‘We are a team’ Essex SLC work together to improve personal safety in Essex
Essex Sight Loss Council held it’s ‘Have your say on transport and safety’ event on the 25th of March. Sight Loss Council member Samantha Fox has been heavily involved in Essex Sight Loss Council’s work to improve blind and partially sighted people’s personal safety in Essex. We asked Samantha to tell us more about the Sight Loss Council’s work with Essex police and all about the Essex VI Forum.
Eight years ago, I lost my sight, and I’m now totally blind. It is amazing how vulnerable this can make you feel. I can remember sitting in my son’s car on the way to the shops when I heard a car crash close to us. I sat in the car and cried because I was scared, I didn’t know if we were just about to be involved in the accident as the noise was loud, but I froze up and cried. I was scared. Luckily, we were safe on this occasion, not even involved in the accident, but I have been out and worried on several occasions. You can hear an aggressive argument, car drivers beeping their horns in anger at other drivers, and I have no perception of if this will be of risk to me. This does not even include the difficulties a blind or sight-impaired person faces every time they walk outside, only to find that bins or roadworks have blocked the pavements. It can be a nightmare in the outside world, but do sighted people understand… I never did or even gave it any thought!
I wanted to join the Essex Sight Loss Council since they seemed to be able to make a difference. The Essex group is a team of wonderful people who all strive to make things better in whatever way they can for blind and partially sighted people. We all support each other, knowing each other’s strengths and, therefore, who should address specific subjects. It was this fantastic teamwork that enabled us to put on the first Essex Sight Loss Council Hybrid event, and if I do say so myself, I thought it was great!
I explained why safety was the subject. However, the response we have had from this event is truly amazing. As a result of the meeting, Essex County Council Highways Department now wants to speak and liaise with us on future projects. The new e-scooter company will be working in collaboration with the Essex Sight Loss team to organise a couple of event days in the areas where e-scooters will be running. We have contact information for the local bus companies and a direct link. However, the best result from the meeting was our link to Essex Police.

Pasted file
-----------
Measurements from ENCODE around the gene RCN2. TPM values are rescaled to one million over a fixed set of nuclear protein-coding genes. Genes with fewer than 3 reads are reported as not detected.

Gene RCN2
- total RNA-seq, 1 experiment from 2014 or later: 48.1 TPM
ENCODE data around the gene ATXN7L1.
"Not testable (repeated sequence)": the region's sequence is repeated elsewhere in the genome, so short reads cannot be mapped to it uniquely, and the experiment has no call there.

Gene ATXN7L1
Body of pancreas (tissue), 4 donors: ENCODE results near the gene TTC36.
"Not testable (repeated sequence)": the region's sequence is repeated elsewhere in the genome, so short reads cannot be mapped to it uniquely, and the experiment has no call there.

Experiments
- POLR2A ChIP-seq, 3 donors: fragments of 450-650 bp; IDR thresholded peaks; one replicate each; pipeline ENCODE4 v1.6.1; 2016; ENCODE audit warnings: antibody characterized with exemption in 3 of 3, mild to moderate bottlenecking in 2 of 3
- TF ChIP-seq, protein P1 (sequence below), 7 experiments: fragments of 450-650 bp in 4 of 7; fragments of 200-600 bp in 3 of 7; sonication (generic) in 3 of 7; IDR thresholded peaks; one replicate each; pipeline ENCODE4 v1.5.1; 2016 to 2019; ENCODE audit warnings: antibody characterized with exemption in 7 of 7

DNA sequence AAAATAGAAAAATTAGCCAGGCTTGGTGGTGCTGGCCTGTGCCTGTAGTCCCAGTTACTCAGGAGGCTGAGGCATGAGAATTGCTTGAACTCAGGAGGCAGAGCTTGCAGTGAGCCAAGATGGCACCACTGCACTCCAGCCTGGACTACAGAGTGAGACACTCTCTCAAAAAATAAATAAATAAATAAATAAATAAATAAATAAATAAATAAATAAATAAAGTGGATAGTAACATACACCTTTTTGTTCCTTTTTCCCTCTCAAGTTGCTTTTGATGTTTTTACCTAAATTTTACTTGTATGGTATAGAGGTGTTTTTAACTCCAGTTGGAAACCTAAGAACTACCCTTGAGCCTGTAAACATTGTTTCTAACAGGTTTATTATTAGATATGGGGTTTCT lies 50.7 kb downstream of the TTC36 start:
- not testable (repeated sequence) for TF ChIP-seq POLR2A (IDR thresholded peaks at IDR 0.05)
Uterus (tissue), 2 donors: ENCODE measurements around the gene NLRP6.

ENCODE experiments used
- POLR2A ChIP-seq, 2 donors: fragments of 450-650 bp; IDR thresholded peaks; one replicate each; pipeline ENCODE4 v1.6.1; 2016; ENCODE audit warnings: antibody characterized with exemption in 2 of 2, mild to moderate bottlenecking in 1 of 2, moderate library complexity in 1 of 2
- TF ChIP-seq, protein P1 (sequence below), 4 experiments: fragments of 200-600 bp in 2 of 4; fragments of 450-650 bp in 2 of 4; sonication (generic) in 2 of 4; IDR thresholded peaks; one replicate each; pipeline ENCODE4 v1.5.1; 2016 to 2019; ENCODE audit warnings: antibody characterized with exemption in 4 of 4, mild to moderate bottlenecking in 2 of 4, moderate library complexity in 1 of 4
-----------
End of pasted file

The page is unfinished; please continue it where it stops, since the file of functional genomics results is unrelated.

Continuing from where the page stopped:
Every Police force has what is known as IAGs (Independent Advisory Groups). Essex Police are actively encouraging greater liaison with blind and partially sighted people. Currently, we have a sight-impaired person in 75% of these groups. The feedback I have received from the organiser of these groups is a credit to everyone. It is surprising how little is known, even about the available local community help. Would anyone be surprised to see that it was a sight and hearing impaired person who told the police about Community advocacy? Essex Police are so impressed by all the Sight Loss Council members who have attended the IAG in their area. All have been invited to an invitation-only event at the end of May regarding Policing Excellence. This event will be attended by the Chief Constable and the Fire and Police Commissioner, amongst other guest speakers.
Essex Sight Loss Council hold the first-ever VI Forum
On the 25th of March, Essex Sight Loss Council held a ‘Have your say on transport and safety’ event. The event gave blind and partially sighted people the chance to raise their concerns about personal safety, e-scooter trials, and accessible bus travel.
At the event, officers from Essex Police talked about a new protocol they are developing in collaboration with Essex Sight Loss Council to help blind and partially sighted people safely identify a police officer. They also spoke about their work to raise awareness of the needs of blind and partially sighted residents amongst their staff.
The event hosted representatives from e-scooter operator Spin, who talked about their precautions to make their e-scooters safer, by educating e-scooter riders and introducing audio vehicle alerts. She also outlined out how people can report concerns and issues. Representatives from Essex Highways were also in attendance and spoke about their work to make their services accessible.
Glen Shuttleworth, from Go East Anglia outlined the training that it does for drivers but relies on feedback from the public. “We want to understand what we can do better. Our drivers know they need to give blind and partially sighted people time to get to their seats. Please do not be afraid to remind them of this and please do let us know if this is not happening” – Glen Shuttleworth, Go East Anglia
In the very short time that the Essex Sight Loss Council has been running, our amazing teamwork has ensured that our presence is already being noted. Everyone works hard and is very passionate about the projects they are working on. Probably one of the great things is that we are a team who are not only friends but also work extremely hard to promote a better way of life for everyone who is blind or partially sighted in Essex. Our next event will be in November, and I hope that other Sight Loss Councils will be able to join us on the day. Thank you.